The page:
Seven strangers sat at a dinner table in downtown Los Angeles, ringed by reporters jotting down notes, and set out to talk about race.
They included a Muslim physician originally from Pakistan; a Los Angeles transplant who had lived in Canada and Japan and whose family had emmigrated from Taiwan to New Jersey; a bisexual man with Cantonese and Ashkenazi Jewish roots; the Mexican American lobbyist who had welcomed them into her chic apartment; and their facilitator, a black man born in Inglewood who reassured them as they settled in for soul food and a guided discussion.
“I’m not an expert either,” said Anthony Foster, major donor and events coordinator for Community Coalition. “I think we’re all here from a curious place.”
They were brought together by an unusual effort, brokered through City Hall, to “foster understanding, healing and growth.” The initiative, called embRACE L.A., had been championed by one of the most powerful politicians in Los Angeles, who announced last summer that he wanted the city to host scores of intimate dinners focused on race and inequity.
City Council President Herb Wesson teamed up with Councilman Mitch O’Farrell and Community Coalition, a South L.A. community organizing group once led by Councilman Marqueece Harris-Dawson, to make it happen. One hundred free dinners were held last week as part of a new program funded with $500,000 from the city.
“We have an opportunity to kick-start or ignite a conversation on race that could travel throughout the nation,” Wesson said.
Word spread online. Several people at the downtown dinner said they heard about it through Facebook. Thousands of people signed up to attend dinners throughout the city — twice as many as city officials had initially arranged for, Wesson spokeswoman Vanessa Rodriguez said. A second round of dinners is being planned to accommodate them.
“Los Angeles is a place that sort of prides itself on diversity. How many other places gave birth to Korean taco trucks?” said Manuel Pastor, director of the Center for the Study of Immigrant Integration at USC. “But there’s a lot of social segregation — particularly at a neighborhood level. I think there’s been a hunger for this.”
After the dinnergoers introduced themselves, Foster guided the conversation with questions: What did they love about Los Angeles, and what about it caused them pain? How had race shaped their interactions with other people? Had they ever had to have difficult discussions about race?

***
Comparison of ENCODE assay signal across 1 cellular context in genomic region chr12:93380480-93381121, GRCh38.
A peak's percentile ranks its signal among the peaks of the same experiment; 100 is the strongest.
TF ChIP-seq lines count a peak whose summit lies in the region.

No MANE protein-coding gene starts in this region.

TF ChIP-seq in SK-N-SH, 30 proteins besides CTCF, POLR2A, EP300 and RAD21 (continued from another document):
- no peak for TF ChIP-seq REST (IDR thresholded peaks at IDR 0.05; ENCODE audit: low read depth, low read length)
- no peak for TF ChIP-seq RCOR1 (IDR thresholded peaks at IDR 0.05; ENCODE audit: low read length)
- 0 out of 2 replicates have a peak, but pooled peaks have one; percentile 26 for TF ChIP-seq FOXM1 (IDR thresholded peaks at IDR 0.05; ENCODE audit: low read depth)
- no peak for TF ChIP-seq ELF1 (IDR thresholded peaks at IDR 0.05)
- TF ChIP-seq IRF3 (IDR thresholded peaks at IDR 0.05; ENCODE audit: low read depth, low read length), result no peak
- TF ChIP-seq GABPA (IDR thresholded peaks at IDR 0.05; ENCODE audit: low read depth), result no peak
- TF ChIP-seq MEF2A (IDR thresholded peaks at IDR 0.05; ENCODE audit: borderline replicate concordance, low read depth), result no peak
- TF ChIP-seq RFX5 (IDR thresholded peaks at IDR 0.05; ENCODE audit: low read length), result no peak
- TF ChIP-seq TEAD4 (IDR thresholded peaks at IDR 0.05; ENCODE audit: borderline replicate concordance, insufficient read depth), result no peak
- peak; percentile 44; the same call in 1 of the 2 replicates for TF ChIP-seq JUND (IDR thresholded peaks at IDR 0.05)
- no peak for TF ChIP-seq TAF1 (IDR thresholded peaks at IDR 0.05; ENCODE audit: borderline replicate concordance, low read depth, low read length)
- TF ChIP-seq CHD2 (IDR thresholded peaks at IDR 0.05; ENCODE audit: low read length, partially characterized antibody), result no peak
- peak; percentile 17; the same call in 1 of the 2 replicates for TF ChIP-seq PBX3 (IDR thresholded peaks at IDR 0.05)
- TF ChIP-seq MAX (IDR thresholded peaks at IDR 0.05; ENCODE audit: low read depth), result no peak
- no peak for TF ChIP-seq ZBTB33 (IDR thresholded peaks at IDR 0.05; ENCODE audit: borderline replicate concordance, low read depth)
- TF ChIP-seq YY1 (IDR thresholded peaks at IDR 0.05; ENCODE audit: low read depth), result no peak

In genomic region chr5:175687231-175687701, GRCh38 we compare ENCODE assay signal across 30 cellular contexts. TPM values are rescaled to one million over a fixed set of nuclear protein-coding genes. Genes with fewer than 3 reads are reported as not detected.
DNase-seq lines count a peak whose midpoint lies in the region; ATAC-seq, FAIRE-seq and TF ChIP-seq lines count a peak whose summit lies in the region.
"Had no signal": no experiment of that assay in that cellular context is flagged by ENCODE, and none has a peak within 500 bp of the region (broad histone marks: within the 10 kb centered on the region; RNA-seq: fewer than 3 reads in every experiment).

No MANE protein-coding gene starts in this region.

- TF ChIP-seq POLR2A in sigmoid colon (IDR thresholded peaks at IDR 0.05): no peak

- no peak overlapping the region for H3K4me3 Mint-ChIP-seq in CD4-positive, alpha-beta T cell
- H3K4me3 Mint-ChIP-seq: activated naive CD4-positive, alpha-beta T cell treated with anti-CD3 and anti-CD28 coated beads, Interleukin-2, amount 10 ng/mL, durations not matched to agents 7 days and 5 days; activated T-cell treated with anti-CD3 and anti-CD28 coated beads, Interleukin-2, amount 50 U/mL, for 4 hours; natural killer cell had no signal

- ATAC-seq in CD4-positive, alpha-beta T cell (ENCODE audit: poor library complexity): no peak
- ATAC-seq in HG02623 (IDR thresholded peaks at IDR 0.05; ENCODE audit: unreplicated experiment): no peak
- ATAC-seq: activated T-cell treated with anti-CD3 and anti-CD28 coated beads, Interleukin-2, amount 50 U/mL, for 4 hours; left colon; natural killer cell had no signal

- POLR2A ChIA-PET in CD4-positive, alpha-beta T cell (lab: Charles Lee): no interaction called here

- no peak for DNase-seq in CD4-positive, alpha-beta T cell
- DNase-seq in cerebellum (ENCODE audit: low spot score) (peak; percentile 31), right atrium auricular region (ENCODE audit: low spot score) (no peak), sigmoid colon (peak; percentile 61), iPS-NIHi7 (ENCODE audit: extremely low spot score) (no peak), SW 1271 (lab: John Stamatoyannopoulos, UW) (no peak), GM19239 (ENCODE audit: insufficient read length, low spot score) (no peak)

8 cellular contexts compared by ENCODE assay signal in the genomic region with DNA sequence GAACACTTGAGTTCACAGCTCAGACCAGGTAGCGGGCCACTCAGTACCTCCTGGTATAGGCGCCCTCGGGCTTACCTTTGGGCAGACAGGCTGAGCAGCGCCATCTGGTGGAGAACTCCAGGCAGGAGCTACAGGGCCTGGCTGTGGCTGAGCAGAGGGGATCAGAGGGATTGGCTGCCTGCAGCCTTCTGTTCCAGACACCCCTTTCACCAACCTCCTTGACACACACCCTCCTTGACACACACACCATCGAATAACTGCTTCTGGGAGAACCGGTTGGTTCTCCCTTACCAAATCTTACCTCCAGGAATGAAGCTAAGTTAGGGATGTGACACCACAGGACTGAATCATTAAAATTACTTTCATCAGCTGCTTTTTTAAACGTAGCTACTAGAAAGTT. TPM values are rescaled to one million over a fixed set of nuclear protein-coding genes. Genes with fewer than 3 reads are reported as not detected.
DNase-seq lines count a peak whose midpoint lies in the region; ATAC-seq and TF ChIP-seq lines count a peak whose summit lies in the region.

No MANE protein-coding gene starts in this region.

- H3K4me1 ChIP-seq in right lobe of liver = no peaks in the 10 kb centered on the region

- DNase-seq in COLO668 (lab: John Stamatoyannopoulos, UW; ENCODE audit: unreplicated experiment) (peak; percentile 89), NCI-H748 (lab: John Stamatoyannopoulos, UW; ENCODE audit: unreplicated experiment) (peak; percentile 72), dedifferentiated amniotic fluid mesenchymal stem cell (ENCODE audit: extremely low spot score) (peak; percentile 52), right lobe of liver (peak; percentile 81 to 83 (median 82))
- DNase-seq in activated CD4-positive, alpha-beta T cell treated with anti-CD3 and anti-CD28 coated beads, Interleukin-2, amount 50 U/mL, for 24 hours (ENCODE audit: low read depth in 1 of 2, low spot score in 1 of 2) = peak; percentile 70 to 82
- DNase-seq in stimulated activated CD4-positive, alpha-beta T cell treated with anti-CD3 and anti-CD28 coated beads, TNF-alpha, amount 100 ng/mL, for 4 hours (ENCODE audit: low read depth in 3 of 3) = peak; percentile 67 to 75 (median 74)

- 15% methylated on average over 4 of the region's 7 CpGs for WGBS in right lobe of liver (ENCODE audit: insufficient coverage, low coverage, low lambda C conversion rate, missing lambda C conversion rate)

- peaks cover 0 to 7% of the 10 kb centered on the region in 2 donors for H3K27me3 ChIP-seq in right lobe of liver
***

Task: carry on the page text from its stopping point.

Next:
They talked about the toll of homelessness on daily life in Los Angeles. Why the homeless population seemed to be disproportionately black.
How they felt about giving money to panhandlers. Why so few women hold elected office at City Hall. Islamophobia. Coming out as queer.
That viral video of two black men getting arrested at Starbucks in Philadelphia.
“I think it’s getting worse,” said Amna Qazi, who sits on the city Human Relations Commission. “I would not say better.”
Veronica Perez, the lobbyist hosting the dinner, asked her why. Qazi replied that there was hatred out there, adding, “I hope you guys are not very happy with the current POTUS?”
Laughter rolled around the table. No one volunteered that they were.
Another guest remarked that institutional problems with race had long predated President Trump, and would not go away when he leaves.
Part of the reason that there might seem to be more problems with race now, said Danny Hom, is that social media has spotlighted problems that once were “under the rug.”
“So I don’t know if this just … goes away when the president goes away,” said Hom, who works for a nonprofit that provides solar installation for low-income families.
But if tough topics aren’t brought up, “it’s a bunch of people sitting around, looking differently, having a kumbaya moment,” said Delores Jones-Brown, professor emeritus at the City University of New York Graduate Center.
Wesson, the first African American to serve as council president, said that face-to-face conversations in college and at church had changed his own outlook, helping him to open up after he suffered racist attacks as a youth. Having the dialogue, in itself, is a victory, he said.
At one dinner last week, Wesson said, he heard one person recount seeing “No Reds” signs barring Native Americans from businesses as a youth. A white woman, in turn, talked about “having the privilege of race never factoring into what she wanted to do.”